• Municipality of Ing. Juárez
  • Indigenous communities
  • Non-governmental organizations
  • Universidad Nacional de la Patagonia [National university of Patagonia]
  • Lumber merchants
  • Association of livestock farmers
  • Association of apiculturists
  • National gendarmerie
  • National parks
  • Public organizations
  • Association of artisans 

Strategic goals

  • Include all the actors in the process for sustainable development, harmonizing the environmental, political, social, cultural and economic issues
  • Ensure that the proposal, lines of action and activities are solid, promoting compromise across all components for project viability
  • Offer support to governmental authorities, civil institutions and the general population, and appropriate tools needed for decision-making with respect to governmental plans of action, expansion of production capacities, orientation of private investments and technological, training and educational requirements
  • Diversification of production 
  • Favour a sustainable development model that will ensure the permanent presence of the rural population on the land
  • Determine and evaluate the potential of the area’s natural resources, to organize the activities in an integrated fashion: forestry, farming, livestock, industry and tourism
  • Implement systems for integrated management of natural resources that are supported scientifically, locally validated and transferred to their potential beneficiaries. 
  • Harmonize the different stages of production activities, from use of natural resources to commercialization, in such a way that the area of the project is transformed into a supplier for manufactured raw materials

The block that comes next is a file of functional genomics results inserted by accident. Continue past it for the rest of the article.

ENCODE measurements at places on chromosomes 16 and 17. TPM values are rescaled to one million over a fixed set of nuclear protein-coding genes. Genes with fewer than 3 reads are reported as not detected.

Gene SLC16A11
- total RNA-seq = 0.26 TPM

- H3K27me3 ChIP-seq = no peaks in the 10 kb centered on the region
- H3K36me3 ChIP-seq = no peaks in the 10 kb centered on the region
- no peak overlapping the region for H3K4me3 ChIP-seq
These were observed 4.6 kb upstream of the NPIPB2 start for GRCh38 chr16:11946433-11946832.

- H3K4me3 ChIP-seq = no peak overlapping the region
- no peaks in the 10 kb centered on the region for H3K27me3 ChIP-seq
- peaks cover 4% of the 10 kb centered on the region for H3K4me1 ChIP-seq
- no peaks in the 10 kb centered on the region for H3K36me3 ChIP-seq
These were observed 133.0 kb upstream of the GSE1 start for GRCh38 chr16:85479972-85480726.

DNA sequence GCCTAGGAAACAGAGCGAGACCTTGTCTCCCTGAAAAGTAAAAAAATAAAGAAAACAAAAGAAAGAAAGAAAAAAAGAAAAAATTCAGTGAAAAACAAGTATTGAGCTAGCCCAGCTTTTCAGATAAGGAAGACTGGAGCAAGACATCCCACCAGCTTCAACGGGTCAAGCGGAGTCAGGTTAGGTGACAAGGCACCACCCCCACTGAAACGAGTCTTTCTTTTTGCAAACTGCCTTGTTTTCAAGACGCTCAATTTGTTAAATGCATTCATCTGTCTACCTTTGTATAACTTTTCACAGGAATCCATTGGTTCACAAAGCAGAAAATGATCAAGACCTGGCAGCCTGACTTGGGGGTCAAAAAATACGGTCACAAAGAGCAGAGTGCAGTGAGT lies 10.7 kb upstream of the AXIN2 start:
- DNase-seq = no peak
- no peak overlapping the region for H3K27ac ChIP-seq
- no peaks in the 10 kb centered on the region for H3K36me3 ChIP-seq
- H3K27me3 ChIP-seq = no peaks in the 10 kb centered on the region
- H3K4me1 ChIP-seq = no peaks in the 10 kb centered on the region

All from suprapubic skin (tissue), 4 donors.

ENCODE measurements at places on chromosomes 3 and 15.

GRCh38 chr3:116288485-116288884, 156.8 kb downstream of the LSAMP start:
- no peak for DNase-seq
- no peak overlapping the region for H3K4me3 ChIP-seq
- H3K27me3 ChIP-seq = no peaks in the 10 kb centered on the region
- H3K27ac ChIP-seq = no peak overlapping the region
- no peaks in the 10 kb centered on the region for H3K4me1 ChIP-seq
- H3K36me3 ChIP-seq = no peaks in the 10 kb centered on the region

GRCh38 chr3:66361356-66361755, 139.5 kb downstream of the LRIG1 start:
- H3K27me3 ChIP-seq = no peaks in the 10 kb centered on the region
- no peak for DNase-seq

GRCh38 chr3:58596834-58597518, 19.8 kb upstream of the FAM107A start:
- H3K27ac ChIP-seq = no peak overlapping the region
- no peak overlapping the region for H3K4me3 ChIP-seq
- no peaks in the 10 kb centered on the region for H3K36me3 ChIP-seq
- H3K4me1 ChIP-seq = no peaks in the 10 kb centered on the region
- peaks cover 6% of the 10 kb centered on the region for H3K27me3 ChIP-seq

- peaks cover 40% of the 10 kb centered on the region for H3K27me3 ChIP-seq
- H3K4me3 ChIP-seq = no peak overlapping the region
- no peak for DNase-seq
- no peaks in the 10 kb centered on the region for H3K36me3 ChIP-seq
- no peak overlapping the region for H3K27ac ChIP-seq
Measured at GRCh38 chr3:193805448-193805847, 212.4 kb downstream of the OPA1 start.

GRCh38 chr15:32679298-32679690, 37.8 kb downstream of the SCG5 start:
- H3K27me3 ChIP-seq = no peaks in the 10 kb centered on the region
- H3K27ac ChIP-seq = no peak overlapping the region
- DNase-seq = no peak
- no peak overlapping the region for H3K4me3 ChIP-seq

• Encourage the participation of women 
  • Favour the dissemination and exchange of knowledge and experiences with other regions of the country and abroad
  • Maintain and disseminate the cultural heritage of the various communities settled in the project area

Achievements to date

  • Implementation of the project “Fortalecimiento al Desarrollo Productivo Comunitario” financed by the Japan International Cooperation Agency (JICA) provided effective tools for addressing problems related to health and nutrition
  • Incorporating new techniques and new activities that contribute to diversification of family production in a Toba community of approximately 450 individuals 
  • Implementing forest practices and activities with the goal of conserving and recovering natural resources, incorporating an appropriate level of technology for appropriation by the community, and improving the current production system. The intention is for this model to be reproducible in other scenarios or systems in the zone or region with equivalent social, economic, and natural characteristics
  • Fruit orchard in a Wichí community, and a forest hatchery in a Toba community (currently being replicated elsewhere)
  • Managing and enriching native woodlands with the introduction of pastures, improvement and management of deteriorated forest stands in the region and an increase in livestock operations
  • To compliment these activities the FMF technical team hopes to generate written and audiovisual materials for diffusion to interested audiences